On buying the car some work was needed to get the car into really good shape. The alloy wheels went off to Spit’n’Polish in Tonbridge. These guys really know how to refurbish an alloy wheel and they came back, as ever, looking brand new. The battery was renewed with a Lucas 064, the largest battery that will fit, as I find this always causes me more problems than it’s worth to leave things until they start going wrong.
My long time local specialist, Bourne Motors of Eastbourne retro fitted a late type adjustable steering column as the standard fit for this car was fixed and my wife needs the column close to the dash to accommodate her. For this reason I’ve also sourced some different Saab headrests for the front seats to allow the seating position to be to her liking.
Whilst at the garage I fitted the hi-fi system from my previous car into the Aero. This comprises a Pioneer CD/Tuner with a six-disc changer in the glove box. The signal from these is sent to a couple of amps under the boot floor and onwards to Macrom speakers in the dash locations and the standard fit Saab speakers in the rear. A small bandpass box for the Sub-bass is in the corner of the boot, hardly getting in the way and the only visible addition if the front panel is off in the cabin. Due particularly to the high quality nature of the amplifiers the music produced is quite outstanding. It’s a low key system that does what it ought to, sound good, probably better than many a home system.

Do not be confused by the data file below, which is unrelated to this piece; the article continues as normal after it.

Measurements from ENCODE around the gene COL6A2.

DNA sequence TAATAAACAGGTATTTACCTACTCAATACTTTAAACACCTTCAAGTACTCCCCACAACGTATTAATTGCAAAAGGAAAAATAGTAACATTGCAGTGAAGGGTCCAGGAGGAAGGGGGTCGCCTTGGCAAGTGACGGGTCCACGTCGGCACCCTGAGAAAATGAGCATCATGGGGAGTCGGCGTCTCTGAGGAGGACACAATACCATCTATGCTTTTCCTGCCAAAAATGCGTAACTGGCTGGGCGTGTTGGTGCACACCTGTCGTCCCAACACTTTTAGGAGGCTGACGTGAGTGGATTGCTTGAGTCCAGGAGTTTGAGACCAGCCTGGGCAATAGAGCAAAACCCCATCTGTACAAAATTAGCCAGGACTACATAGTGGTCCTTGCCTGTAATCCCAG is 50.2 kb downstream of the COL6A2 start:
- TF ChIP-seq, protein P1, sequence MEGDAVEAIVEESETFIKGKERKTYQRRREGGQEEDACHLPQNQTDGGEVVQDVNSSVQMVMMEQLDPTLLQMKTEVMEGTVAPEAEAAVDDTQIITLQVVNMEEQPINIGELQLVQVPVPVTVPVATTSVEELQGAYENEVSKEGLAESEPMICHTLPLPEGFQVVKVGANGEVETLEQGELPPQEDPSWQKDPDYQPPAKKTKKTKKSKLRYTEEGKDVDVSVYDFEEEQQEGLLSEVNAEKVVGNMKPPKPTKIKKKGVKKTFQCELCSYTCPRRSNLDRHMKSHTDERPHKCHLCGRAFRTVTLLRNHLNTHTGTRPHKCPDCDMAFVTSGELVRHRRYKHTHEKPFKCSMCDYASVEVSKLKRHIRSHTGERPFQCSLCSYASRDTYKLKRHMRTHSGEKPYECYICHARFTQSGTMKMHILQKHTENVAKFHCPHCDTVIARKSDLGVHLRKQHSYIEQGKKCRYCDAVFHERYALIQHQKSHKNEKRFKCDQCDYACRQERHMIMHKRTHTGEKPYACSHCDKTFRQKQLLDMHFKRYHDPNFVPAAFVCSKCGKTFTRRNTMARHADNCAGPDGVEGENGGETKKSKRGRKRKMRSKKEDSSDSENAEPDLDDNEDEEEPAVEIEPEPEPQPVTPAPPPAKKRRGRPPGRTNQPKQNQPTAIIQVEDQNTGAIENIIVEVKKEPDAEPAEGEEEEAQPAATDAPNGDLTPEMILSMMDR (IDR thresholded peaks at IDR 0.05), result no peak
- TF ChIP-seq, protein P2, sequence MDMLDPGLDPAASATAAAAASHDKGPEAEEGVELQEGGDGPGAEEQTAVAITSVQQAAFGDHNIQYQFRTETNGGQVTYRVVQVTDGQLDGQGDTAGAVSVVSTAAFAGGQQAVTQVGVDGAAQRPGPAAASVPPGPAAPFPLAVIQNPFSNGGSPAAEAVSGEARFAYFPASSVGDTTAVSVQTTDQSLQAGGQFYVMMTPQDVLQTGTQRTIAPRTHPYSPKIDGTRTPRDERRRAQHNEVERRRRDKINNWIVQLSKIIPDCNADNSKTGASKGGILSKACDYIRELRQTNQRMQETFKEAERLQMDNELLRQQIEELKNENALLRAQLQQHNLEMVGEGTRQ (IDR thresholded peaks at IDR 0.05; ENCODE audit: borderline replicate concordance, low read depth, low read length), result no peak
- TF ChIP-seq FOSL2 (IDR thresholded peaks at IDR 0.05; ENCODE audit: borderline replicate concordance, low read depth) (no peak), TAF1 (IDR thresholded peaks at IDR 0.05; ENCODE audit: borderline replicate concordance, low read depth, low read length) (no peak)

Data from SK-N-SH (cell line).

Since the initial purchase the rear discs and pads have been changed for the Ferodo Premier type, as well as renewing the rear anti-roll bar bushes and drop link bushes on the front ‘bar for the Superflex type. I can’t say the bushes make a huge difference, but they should last a good while longer than the standard type.